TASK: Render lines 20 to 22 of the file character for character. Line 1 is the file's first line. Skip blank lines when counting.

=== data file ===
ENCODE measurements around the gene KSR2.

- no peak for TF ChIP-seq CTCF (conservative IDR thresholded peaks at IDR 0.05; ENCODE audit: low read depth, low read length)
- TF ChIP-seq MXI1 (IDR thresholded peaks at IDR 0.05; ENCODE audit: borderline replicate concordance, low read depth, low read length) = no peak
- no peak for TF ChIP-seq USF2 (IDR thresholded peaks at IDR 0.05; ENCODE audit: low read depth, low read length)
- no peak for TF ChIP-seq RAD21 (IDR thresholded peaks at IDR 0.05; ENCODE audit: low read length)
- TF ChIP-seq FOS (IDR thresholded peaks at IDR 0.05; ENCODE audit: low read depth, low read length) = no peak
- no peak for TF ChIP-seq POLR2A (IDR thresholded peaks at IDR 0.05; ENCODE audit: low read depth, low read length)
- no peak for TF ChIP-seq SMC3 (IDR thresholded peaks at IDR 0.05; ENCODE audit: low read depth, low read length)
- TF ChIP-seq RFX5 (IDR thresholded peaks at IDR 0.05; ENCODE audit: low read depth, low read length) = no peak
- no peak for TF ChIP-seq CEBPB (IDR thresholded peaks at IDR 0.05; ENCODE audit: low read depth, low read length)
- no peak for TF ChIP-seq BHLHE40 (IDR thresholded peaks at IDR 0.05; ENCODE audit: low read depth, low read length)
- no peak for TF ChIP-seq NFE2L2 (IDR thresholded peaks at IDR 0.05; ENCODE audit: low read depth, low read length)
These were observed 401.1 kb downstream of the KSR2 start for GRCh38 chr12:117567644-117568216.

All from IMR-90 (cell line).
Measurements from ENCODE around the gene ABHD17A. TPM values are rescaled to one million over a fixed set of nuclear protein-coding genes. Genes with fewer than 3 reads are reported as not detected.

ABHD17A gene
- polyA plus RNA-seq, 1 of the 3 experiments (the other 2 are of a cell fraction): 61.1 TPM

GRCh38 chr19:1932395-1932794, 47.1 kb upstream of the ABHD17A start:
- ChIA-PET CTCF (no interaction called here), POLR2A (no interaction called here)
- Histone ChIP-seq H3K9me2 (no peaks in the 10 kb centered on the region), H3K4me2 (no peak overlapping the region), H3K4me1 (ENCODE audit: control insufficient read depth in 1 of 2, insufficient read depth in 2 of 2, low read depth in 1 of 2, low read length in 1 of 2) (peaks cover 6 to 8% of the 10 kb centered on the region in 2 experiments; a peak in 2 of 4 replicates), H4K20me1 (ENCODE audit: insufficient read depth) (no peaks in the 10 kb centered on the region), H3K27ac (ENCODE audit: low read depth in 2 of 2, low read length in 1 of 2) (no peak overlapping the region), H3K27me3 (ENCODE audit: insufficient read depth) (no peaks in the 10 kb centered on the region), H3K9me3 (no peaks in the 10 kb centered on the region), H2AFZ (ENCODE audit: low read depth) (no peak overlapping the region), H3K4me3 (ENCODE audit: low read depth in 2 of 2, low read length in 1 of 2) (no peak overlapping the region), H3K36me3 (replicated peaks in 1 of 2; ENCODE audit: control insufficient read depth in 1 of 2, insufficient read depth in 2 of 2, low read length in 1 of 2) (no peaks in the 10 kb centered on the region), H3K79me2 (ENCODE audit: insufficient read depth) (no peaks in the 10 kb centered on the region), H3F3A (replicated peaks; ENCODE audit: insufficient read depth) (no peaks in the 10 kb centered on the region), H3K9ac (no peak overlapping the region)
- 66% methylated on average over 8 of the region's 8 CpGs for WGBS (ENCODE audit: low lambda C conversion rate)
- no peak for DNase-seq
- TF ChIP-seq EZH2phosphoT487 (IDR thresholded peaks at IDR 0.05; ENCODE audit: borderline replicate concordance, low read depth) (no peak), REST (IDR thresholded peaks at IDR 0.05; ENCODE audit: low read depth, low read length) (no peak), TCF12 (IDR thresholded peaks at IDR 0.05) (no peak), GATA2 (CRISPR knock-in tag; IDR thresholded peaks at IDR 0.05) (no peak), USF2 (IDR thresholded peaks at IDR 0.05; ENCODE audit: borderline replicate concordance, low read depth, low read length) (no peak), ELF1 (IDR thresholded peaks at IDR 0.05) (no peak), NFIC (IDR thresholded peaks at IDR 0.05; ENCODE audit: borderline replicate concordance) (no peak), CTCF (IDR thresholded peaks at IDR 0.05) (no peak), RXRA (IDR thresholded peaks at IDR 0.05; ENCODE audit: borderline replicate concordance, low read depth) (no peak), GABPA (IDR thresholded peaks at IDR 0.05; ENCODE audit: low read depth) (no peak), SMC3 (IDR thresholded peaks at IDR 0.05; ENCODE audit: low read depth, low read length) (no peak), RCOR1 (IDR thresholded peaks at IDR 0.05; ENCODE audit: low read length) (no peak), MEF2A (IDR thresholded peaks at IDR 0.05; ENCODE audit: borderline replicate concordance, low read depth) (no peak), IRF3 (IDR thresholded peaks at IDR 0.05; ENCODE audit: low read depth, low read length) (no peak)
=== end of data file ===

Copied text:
- Histone ChIP-seq H3K9me2 (no peaks in the 10 kb centered on the region), H3K4me2 (no peak overlapping the region), H3K4me1 (ENCODE audit: control insufficient read depth in 1 of 2, insufficient read depth in 2 of 2, low read depth in 1 of 2, low read length in 1 of 2) (peaks cover 6 to 8% of the 10 kb centered on the region in 2 experiments; a peak in 2 of 4 replicates), H4K20me1 (ENCODE audit: insufficient read depth) (no peaks in the 10 kb centered on the region), H3K27ac (ENCODE audit: low read depth in 2 of 2, low read length in 1 of 2) (no peak overlapping the region), H3K27me3 (ENCODE audit: insufficient read depth) (no peaks in the 10 kb centered on the region), H3K9me3 (no peaks in the 10 kb centered on the region), H2AFZ (ENCODE audit: low read depth) (no peak overlapping the region), H3K4me3 (ENCODE audit: low read depth in 2 of 2, low read length in 1 of 2) (no peak overlapping the region), H3K36me3 (replicated peaks in 1 of 2; ENCODE audit: control insufficient read depth in 1 of 2, insufficient read depth in 2 of 2, low read length in 1 of 2) (no peaks in the 10 kb centered on the region), H3K79me2 (ENCODE audit: insufficient read depth) (no peaks in the 10 kb centered on the region), H3F3A (replicated peaks; ENCODE audit: insufficient read depth) (no peaks in the 10 kb centered on the region), H3K9ac (no peak overlapping the region)
- 66% methylated on average over 8 of the region's 8 CpGs for WGBS (ENCODE audit: low lambda C conversion rate)
- no peak for DNase-seq